_ Design the core for high reliability. Consider data-link technologies

that facilitate both speed and redundancy, such as FDDI, Fast Ethernet

(with redundant links), or even ATM.

_ Design with speed in mind. The core should have very little latency.

_ Select routing protocols with lower convergence times. Fast and

redundant data-link connectivity is no help if your routing tables

are shot!

The Distribution Layer

The distribution layer is sometimes referred to as the workgroup layer and

is the communication point between the access layer and the core. The primary

function of the distribution layer is to provide routing, filtering, and

WAN access and to determine how packets can access the core, if needed. The distribution layer must determine the fastest way that network service

requests are handled; for example, how a file request is forwarded to a

server. After the distribution layer determines the best path, it forwards the

request to the core layer. The core layer then quickly transports the request

to the correct service.

The distribution layer is the place to implement policies for the network.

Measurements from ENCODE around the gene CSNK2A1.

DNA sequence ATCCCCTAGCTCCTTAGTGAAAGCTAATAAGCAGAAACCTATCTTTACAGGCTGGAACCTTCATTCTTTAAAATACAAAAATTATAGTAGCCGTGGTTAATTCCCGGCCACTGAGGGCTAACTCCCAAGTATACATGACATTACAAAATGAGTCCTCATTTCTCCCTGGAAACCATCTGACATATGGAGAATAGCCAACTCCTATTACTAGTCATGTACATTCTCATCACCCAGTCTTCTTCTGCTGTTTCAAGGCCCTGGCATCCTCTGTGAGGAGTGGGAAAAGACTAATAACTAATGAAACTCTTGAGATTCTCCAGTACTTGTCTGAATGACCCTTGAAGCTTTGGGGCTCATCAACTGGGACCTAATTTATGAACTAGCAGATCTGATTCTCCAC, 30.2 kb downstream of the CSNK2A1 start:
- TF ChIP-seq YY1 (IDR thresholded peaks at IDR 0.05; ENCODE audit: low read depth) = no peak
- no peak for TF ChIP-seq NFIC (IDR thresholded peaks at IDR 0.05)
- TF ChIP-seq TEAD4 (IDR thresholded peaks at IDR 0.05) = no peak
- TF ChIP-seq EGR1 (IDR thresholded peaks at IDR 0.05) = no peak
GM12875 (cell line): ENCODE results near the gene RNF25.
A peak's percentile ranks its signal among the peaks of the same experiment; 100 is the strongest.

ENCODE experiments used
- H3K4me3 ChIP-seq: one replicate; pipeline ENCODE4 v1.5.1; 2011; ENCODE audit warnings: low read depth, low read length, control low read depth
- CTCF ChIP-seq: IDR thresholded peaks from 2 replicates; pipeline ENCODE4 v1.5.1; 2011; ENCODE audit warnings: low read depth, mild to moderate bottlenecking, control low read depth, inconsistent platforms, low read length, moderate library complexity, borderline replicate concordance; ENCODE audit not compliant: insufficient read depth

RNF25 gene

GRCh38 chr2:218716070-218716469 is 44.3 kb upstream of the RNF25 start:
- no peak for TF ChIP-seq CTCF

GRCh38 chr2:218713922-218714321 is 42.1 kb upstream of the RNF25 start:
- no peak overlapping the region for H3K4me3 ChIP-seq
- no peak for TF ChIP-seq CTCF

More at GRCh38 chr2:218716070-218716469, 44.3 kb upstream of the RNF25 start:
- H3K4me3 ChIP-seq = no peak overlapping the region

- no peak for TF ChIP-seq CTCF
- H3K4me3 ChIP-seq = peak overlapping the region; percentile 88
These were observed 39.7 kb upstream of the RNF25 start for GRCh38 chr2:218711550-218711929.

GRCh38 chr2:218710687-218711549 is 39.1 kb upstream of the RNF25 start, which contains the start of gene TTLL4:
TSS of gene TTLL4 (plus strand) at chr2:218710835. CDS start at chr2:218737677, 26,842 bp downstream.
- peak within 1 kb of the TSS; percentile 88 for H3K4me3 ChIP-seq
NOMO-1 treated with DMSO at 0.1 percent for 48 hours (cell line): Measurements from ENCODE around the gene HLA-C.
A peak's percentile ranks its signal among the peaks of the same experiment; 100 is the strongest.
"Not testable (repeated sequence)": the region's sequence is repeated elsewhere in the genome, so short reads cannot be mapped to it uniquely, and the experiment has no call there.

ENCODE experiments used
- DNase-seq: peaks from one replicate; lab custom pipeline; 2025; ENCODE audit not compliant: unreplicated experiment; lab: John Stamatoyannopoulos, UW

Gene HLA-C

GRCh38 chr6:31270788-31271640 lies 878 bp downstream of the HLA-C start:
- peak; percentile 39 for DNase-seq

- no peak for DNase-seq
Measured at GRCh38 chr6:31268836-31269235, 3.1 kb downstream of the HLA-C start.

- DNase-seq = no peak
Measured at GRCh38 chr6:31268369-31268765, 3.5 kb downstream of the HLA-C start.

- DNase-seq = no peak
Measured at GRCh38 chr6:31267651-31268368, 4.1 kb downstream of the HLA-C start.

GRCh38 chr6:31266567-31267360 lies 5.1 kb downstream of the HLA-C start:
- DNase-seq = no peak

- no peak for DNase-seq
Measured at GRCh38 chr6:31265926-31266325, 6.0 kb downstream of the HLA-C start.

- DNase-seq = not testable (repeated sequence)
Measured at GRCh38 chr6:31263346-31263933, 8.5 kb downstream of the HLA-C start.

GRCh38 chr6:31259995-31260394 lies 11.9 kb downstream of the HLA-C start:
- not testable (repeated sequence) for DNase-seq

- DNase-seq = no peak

Here you can exercise considerable flexibility in defining network operation.

There are several items that generally should be done at the distribution

layer. They include the following:

_ Implementation of tools such as access lists, of packet filtering, and of


_ Implementation of security and network policies, including address

translation and firewalls

_ Redistribution between routing protocols, including static routing

_ Routing between VLANs and other workgroup support functions

_ Definitions of broadcast and multicast domains

Things to avoid at the distribution layer are limited to those functions that

exclusively belong to one of the other layers.

The Access Layer

The access layer contains devices that allow workgroups and users to use the services provided by the distribution and core layers. In the access layer, you have the ability to expand or contract collision domains using a repeater, hub, or standard switch. In regards to the access layer, a switch is not a high-powered device, such as those found at the core layer.

Rather, a switch is an advanced version of a hub.

A collision domain describes a portion of an Ethernet network at layer 1 of the OSI model where any communication sent by a node can be sensed by any other node on the network. This is different from a broadcast domain which describes any part of a network at layer 2 or 3 of the OSI model where a node can broadcast to any node on the network.

At the access layer, you can:
Enable MAC address filtering: It is possible to program a switch to allow only certain systems to access the connected LANs.
Create separate collision domains: A switch can create separate collision domains for each connected node to improve performance.
Share bandwidth: You can allow the same network connection to handle all data.
Handle switch bandwidth: You can move data from one network to another to perform load balancing.